KUALA LUMPUR: There seems to be more than meets the eye to the clashes in Selayang between local Indians and the Myanmar nationals.
Former NGO man turned politician S Gobi Krishnan, who has been a Selayang native for more than 30 years, claimed the reason behind the clashes was the turf war for drug distribution between local gangs and foreigners, particularly the Rohingya community.
“It’s an open secret here – almost every Selayang native knows this fact, although media outlets and the police have failed to highlight it.
“The January 13 shootout wasn’t a random incident caused by a clash between the two communities. It’s just two gangs fighting to gain the upper hand in the lucrative drug trade,” he told FMT Thursday.
Gobi, who was a former adviser to anti-crime watchdog MyWatch, said the tiff between the two groups started when the Rohingyas, who had been running drugs for the local Indians, got “ambitious” and went straight to the supplier to get their stash late last year.
“This resulted in the middlemen (local gang) losing their rice bowl, which culminated in the clashes,” he claimed.
He alleged that some of the Rohingya ran syndicates providing fake passports, fake MyKads, and fake UNHCR (United Nations High Commissioner for Refugees) cards to their own people, with the help of locals.
Gobi said, however, that apart from a handful of them, the Rohingyas were otherwise a peaceful community.
“Never once in the last 20 plus years have I seen them (Rohingyas) create problems in the area. They keep to themselves and slog day and night at the market to survive.
“There is no basis for the locals to claim that the foreigners are depriving them of jobs, as I don’t think the locals would do the jobs they (Rohingyas) do at the market,” he said, adding that there were also people from the community who have settled here for years and were doing very well, running businesses that catered to the needs of their community.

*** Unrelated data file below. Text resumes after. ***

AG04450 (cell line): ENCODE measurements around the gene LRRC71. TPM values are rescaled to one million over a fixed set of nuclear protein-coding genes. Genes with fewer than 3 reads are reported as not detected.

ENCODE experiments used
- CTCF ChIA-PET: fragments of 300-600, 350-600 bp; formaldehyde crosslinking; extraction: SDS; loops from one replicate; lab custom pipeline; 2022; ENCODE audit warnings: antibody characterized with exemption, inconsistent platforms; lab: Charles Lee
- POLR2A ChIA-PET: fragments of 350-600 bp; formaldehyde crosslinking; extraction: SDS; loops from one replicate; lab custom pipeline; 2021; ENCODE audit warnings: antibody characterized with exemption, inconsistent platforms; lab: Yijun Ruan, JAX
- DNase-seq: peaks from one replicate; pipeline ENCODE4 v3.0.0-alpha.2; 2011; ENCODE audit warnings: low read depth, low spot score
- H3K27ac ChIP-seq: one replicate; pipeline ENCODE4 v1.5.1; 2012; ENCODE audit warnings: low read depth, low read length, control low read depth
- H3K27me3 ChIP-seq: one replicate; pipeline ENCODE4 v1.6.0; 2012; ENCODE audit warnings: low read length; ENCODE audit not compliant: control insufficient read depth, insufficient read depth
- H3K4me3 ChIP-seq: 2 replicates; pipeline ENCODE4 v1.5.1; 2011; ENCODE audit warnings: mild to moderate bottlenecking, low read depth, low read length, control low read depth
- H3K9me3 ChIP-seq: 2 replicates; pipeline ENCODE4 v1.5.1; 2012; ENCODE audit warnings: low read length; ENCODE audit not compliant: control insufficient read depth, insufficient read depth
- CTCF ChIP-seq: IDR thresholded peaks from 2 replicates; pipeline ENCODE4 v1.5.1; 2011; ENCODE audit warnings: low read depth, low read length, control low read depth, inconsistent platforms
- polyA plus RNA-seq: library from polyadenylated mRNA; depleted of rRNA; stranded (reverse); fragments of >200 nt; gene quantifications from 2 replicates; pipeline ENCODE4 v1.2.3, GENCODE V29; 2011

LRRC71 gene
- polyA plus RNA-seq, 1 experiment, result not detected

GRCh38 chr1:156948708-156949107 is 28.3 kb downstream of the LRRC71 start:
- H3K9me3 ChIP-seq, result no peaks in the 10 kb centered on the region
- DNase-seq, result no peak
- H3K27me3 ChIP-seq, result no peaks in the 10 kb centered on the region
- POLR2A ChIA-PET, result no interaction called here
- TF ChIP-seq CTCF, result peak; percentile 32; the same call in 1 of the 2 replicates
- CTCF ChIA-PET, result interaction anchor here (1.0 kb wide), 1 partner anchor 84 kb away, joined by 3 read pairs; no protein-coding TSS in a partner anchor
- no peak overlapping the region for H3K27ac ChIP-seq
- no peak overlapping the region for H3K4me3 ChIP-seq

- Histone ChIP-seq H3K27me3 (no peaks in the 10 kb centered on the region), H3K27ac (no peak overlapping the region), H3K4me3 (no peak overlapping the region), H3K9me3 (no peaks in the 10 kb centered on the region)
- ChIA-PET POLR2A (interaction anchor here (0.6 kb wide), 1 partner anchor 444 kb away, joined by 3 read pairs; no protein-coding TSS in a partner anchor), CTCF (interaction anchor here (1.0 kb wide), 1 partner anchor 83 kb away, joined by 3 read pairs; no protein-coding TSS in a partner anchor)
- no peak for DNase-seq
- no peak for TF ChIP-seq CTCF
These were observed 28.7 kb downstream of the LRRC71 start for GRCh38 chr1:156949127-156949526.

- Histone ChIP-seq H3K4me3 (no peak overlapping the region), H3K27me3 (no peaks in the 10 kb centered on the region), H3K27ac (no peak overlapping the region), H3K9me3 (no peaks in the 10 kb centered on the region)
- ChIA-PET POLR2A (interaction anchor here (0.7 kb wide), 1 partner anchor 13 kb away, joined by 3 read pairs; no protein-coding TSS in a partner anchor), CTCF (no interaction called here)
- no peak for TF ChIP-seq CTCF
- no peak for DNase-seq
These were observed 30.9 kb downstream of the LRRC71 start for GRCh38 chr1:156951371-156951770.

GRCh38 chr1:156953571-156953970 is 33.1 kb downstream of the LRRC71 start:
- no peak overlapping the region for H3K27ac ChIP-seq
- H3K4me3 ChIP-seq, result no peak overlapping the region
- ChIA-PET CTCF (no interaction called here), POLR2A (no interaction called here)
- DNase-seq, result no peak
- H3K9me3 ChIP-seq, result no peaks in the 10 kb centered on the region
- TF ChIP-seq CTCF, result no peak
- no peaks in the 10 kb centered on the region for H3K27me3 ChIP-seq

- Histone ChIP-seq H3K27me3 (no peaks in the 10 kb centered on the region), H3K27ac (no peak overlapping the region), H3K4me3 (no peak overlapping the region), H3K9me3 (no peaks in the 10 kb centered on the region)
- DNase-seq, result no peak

Gobi, who is now secretary-general of the NewGen Party, said that the shooting incident and the ensuing clashes should not be misconstrued as problems between the two communities.
“I’m not taking either side but just want to clarify that it was a tussle between two gangs. The police did a good job in rounding up the suspects when the case first broke, but they should have clarified the reason behind the clashes, to stop people from speculating.”
Gobi said it was about time the government started taking in refugees, especially the Rohingyas, and not leave them to fend for themselves.
“Work with the UNHCR and give them a means to live. It is only when they are pushed into a corner that some resort to crime. Set up a database with their details, so it is easier to track them in case something goes wrong.
“I believe tracking them down is easy as the majority of these refugees don’t move around much, they stay close to their own people,” he said.
On Wednesday last week, five men in two cars opened fire at random in the Selayang wholesale market, hitting one Myanmar man and a toddler.
Police have so far picked up 119 people, most of them Myanmar nationals, to prevent further violence in the area.